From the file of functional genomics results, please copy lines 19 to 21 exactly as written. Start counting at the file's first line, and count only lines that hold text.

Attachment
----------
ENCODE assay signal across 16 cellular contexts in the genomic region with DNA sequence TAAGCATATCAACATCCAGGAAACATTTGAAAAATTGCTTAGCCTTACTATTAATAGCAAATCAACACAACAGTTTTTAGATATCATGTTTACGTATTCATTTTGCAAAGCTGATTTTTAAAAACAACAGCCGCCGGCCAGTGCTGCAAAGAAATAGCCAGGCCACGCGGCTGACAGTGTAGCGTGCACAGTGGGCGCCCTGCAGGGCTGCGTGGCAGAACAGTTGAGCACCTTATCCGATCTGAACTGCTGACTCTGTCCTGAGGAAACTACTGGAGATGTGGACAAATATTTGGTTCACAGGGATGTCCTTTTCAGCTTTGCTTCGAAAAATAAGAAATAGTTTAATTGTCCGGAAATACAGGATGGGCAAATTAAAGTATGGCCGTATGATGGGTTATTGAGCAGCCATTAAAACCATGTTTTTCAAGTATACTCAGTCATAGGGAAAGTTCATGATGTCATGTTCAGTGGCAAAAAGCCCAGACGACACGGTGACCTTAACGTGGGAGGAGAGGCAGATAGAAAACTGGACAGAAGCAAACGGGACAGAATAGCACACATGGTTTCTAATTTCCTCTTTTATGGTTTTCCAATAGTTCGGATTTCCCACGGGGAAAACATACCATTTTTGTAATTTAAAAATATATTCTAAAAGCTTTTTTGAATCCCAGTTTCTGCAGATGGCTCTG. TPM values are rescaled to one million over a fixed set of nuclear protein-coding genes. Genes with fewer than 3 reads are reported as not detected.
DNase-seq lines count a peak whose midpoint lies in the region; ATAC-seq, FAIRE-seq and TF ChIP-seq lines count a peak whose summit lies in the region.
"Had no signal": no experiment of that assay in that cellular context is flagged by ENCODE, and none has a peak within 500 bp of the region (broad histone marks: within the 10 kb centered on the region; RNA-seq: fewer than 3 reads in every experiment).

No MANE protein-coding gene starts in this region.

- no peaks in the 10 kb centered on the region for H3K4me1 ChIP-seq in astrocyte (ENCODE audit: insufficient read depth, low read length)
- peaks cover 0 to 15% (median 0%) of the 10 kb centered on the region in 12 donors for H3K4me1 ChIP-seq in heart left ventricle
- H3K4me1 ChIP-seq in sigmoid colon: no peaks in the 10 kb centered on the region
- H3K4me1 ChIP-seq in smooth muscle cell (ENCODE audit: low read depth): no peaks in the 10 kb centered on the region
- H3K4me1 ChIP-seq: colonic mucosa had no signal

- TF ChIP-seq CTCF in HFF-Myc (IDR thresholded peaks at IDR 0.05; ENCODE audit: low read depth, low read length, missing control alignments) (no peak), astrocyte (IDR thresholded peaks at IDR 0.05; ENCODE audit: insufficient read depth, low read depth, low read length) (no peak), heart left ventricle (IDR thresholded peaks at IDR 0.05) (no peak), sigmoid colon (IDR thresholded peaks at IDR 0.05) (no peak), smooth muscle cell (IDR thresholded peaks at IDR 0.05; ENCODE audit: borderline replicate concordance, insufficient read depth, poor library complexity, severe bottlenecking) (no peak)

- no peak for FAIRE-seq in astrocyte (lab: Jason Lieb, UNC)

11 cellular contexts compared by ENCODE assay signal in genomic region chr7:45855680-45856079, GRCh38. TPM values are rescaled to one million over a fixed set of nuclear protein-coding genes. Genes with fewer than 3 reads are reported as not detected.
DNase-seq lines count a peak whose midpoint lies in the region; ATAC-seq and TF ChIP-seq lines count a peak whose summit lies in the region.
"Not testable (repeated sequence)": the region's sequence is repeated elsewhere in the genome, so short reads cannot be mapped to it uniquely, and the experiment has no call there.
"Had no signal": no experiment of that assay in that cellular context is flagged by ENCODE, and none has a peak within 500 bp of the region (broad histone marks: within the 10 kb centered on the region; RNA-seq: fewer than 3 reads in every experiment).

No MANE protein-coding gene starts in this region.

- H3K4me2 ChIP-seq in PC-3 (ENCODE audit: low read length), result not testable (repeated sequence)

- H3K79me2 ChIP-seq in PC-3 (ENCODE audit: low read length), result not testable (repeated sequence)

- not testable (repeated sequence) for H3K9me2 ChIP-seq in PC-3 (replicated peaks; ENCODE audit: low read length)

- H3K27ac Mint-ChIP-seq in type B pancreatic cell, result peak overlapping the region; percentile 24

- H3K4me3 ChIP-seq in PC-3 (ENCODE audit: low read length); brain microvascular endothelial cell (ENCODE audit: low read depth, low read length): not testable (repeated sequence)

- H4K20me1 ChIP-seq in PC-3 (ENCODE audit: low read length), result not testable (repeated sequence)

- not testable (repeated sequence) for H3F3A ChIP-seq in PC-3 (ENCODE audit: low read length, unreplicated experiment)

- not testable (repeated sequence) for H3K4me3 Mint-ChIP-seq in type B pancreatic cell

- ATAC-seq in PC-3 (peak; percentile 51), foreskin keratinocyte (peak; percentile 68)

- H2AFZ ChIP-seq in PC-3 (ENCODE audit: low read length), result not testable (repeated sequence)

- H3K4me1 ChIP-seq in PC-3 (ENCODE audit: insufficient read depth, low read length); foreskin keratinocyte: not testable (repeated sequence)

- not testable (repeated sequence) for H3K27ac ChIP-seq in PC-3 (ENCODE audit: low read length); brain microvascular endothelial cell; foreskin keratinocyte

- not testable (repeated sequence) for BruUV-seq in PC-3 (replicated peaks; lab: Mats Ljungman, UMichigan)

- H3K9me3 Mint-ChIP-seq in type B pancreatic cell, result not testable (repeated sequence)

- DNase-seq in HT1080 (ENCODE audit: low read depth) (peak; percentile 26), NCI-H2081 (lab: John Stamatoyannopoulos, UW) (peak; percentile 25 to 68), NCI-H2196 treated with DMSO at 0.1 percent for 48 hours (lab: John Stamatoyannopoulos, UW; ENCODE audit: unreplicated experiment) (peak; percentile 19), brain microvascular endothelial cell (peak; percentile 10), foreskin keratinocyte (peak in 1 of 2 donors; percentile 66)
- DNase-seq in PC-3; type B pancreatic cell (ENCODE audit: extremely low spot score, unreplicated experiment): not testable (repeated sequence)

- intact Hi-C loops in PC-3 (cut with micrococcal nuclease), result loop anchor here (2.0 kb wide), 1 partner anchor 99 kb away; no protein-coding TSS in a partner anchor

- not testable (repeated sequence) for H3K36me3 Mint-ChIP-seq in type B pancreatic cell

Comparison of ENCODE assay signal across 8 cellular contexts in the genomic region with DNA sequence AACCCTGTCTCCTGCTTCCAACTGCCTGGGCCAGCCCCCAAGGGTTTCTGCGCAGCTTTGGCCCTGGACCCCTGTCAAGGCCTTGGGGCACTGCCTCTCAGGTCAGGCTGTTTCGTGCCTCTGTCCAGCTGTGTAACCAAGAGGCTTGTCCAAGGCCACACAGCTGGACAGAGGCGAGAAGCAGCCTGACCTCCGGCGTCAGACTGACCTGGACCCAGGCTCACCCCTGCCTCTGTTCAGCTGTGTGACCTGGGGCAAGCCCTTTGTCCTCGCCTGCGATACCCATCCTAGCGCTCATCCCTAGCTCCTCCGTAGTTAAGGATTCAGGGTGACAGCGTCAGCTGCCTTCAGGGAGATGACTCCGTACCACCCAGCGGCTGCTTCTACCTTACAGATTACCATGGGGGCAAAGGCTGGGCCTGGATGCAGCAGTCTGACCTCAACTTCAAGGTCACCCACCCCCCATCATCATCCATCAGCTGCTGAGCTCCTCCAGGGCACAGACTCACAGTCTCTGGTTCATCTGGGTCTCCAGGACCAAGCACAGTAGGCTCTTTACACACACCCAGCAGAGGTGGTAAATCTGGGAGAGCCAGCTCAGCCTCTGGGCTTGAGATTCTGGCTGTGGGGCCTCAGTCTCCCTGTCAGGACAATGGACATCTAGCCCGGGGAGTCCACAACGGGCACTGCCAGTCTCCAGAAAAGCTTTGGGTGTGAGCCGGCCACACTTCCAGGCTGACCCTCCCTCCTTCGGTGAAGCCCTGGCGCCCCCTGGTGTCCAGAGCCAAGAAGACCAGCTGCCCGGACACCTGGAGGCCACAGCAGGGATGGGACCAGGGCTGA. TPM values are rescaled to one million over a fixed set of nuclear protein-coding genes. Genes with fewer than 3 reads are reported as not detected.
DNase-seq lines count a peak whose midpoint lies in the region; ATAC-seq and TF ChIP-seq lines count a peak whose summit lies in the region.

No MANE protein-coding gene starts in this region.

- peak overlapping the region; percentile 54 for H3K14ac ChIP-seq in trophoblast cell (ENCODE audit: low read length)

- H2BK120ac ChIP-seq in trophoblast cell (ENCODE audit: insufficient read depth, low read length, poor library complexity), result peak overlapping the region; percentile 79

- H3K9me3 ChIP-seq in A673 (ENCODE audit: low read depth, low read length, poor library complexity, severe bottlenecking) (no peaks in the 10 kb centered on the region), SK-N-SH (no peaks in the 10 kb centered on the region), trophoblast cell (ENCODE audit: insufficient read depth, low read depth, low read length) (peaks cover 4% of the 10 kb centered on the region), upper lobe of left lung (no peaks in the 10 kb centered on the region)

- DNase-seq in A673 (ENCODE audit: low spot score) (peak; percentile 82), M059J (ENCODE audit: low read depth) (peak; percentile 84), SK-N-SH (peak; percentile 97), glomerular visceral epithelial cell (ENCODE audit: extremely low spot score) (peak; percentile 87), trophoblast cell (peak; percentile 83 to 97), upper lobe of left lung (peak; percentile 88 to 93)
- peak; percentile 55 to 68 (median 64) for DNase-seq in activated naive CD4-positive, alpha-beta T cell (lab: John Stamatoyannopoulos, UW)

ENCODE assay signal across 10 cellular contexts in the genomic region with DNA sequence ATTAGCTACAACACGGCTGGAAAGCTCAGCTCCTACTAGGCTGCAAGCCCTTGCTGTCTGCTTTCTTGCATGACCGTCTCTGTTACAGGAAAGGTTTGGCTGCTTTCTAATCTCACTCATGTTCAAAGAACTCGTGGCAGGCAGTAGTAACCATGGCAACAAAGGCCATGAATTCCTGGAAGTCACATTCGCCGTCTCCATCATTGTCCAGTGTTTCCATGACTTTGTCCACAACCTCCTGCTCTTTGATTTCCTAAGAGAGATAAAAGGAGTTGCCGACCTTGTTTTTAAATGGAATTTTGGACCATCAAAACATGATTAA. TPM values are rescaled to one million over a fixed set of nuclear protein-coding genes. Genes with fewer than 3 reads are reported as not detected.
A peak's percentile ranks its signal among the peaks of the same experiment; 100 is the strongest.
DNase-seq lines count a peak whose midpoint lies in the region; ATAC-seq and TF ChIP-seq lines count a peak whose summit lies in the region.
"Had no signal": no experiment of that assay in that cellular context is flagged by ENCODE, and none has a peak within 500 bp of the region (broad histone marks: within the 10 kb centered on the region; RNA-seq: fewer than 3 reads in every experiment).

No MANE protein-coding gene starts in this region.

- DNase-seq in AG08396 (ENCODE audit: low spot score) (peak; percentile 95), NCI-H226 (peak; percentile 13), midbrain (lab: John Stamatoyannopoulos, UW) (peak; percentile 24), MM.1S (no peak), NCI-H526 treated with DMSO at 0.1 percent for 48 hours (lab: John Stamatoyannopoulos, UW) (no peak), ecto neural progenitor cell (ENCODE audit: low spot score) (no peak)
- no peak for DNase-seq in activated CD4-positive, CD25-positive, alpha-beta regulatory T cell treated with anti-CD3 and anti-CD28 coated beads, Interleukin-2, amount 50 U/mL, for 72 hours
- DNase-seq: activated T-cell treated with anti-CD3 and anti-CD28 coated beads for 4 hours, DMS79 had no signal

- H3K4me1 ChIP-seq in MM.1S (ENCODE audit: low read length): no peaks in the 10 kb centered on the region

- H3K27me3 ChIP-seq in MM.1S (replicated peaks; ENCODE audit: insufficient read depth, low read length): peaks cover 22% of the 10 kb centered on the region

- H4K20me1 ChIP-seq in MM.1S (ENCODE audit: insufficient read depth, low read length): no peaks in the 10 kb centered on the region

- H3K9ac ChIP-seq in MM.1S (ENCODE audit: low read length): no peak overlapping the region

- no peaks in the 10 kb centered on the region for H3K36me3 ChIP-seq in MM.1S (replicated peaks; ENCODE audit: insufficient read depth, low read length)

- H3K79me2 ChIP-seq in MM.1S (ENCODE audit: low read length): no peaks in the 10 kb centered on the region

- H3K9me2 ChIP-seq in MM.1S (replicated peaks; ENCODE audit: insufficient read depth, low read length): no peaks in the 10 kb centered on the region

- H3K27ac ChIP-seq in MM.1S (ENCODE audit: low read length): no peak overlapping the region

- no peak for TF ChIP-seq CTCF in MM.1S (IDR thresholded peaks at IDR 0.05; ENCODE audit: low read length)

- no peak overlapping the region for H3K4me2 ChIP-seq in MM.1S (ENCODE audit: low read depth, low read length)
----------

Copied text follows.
- not testable (repeated sequence) for H3K9me2 ChIP-seq in PC-3 (replicated peaks; ENCODE audit: low read length)

- H3K27ac Mint-ChIP-seq in type B pancreatic cell, result peak overlapping the region; percentile 24

- H3K4me3 ChIP-seq in PC-3 (ENCODE audit: low read length); brain microvascular endothelial cell (ENCODE audit: low read depth, low read length): not testable (repeated sequence)